BACKGROUND: Dyspnea is a common symptom in end-stage lung cancer patients and is only infrequently controlled. Currently, the use of complimentary therapies using traditional Chinese medicine (TCM), including auricular application of Vaccaria segetalis (a small seed), is understudied. Acupressure using auricular Vaccaria segetalis application has been reported as effective in reducing dyspnea when applied to a specific area of the ear associated with lung function in the TCM paradigm.
OBJECTIVE: The purpose of this feasibility study was to evaluate the effects of standardized auricular acupressure therapy using Vaccaria segetalis on dyspnea intensity and distress and oxygen saturation in end-stage lung cancer patients.
METHODS: The experimental design was three conditions with eight measurement points in time. Patients were randomly assigned to one of three treatment conditions: (1) Standard Care (SC); (2) SC with Vaccaria segetalis taped to random auricular locations (placebo); and (3) SC with Vaccaria segetalis taped to the auricular location deemed specific to lung function in TCM. Subjects were 11 hospice patients with advanced lung cancer and dyspnea. Dyspnea intensity and distress were measured by the Cancer Dyspnea Scale (CDS) and oxygen saturation was measured by pulse oximeter at eight time points.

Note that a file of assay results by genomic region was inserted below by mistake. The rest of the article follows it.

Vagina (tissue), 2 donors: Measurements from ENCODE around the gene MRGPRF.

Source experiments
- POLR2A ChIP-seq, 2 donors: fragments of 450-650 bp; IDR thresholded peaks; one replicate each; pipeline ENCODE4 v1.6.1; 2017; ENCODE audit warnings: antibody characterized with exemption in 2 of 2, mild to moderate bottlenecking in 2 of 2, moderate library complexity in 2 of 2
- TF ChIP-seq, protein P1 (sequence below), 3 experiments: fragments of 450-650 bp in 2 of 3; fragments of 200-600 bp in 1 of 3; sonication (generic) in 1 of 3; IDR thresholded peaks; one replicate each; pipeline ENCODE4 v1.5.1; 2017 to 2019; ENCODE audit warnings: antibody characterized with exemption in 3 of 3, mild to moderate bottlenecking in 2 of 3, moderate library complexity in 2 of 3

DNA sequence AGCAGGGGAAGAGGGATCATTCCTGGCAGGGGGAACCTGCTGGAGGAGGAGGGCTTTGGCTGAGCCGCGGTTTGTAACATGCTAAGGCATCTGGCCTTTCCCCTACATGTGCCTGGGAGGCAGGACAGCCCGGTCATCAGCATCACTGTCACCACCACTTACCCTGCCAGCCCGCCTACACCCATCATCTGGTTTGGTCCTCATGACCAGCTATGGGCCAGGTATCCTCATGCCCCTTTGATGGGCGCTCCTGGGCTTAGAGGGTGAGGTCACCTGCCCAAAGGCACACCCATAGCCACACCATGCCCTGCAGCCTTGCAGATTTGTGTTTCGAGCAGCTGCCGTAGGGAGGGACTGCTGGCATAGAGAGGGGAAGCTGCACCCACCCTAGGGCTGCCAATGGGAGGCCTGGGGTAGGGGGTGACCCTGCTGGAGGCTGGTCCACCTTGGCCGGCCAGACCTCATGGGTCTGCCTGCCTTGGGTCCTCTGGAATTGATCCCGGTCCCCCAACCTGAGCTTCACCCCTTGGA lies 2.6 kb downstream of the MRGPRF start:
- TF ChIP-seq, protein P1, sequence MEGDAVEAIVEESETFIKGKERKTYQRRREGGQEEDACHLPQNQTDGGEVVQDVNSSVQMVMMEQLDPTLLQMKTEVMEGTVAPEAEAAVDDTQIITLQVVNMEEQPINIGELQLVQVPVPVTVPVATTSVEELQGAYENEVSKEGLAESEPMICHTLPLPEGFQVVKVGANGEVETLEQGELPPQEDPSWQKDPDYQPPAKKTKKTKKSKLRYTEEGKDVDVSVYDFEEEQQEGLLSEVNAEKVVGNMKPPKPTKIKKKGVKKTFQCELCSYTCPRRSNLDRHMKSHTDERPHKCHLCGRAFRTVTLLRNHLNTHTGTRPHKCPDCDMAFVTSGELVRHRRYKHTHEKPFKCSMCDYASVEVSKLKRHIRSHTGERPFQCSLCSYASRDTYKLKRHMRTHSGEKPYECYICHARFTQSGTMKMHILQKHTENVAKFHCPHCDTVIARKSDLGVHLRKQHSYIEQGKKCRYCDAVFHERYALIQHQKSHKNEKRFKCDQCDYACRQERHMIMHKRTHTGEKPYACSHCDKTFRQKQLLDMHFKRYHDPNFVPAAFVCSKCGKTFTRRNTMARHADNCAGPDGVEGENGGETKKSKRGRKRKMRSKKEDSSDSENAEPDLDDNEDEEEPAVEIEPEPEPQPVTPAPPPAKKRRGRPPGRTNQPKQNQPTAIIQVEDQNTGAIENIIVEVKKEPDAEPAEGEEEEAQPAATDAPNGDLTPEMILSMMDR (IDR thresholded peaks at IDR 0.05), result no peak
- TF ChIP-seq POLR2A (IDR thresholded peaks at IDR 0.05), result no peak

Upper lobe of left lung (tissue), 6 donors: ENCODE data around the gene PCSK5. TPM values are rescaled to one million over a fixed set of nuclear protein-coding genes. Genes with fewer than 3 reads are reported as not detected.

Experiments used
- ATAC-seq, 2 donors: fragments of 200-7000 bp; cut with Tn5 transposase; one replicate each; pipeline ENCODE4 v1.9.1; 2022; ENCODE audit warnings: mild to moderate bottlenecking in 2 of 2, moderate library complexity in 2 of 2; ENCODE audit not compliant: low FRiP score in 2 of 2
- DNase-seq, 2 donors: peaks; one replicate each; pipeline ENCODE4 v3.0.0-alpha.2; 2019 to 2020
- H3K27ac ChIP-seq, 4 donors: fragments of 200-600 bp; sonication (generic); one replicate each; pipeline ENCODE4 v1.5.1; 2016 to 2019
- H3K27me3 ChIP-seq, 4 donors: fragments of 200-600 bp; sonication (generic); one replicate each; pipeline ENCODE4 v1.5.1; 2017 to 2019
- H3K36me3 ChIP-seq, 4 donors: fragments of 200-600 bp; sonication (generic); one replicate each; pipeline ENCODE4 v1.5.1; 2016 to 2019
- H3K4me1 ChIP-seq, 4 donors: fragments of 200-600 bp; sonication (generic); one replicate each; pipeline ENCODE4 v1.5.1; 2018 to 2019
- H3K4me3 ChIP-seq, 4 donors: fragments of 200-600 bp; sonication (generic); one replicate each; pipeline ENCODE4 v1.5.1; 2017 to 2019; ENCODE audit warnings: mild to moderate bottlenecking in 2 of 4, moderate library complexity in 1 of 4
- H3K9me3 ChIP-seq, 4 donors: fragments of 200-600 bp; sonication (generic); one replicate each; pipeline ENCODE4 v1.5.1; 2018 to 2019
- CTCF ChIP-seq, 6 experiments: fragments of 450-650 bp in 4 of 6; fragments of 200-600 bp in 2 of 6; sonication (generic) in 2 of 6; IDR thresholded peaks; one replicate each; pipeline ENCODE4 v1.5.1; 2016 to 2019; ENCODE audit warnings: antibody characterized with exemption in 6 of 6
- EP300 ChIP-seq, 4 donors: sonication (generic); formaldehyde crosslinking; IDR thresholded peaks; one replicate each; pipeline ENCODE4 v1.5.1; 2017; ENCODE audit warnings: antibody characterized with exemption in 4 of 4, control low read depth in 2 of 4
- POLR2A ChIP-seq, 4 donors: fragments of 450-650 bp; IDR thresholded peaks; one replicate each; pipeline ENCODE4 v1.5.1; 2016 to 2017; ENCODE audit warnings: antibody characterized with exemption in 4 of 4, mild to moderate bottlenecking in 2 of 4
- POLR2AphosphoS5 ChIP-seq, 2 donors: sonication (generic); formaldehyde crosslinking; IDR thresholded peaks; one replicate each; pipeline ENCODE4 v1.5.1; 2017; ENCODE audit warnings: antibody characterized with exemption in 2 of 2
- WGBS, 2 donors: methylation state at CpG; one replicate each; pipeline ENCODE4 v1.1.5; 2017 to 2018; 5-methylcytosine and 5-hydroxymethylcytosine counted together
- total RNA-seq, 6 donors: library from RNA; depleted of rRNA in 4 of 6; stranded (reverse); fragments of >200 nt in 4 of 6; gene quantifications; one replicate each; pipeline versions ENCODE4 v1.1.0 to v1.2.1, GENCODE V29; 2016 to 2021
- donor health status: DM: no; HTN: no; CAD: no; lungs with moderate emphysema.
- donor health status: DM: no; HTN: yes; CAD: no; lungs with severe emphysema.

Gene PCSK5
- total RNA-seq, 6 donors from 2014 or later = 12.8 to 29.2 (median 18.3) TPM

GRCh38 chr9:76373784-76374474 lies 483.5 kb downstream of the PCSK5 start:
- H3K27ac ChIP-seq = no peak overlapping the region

RESULTS: Non-parametric statistical analyses suggest the presence of acupressure effects with medium to large effects and significant effect for dyspnea effort.
CONCLUSIONS: This pilot information suggests the need for further study of auricular acupressure using Vaccaria segetalis in the dyspneic advanced lung cancer population.
Authors: Kirshbaum MN; Stead M; Bartys S.
Title: An exploratory study of reiki experiences in women who have cancer.
Source: International Journal of Palliative Nursing. 22(4):166-72, 2016 Apr 2.
AIMS: To explore the perceptions and experiences of reiki for women who have cancer and identify outcome measures for an intervention study.
METHODS: A cross-sectional qualitative study of 10 women who had received reiki after cancer treatment was conducted. Interviews were audiotaped, transcribed and coded using framework analysis.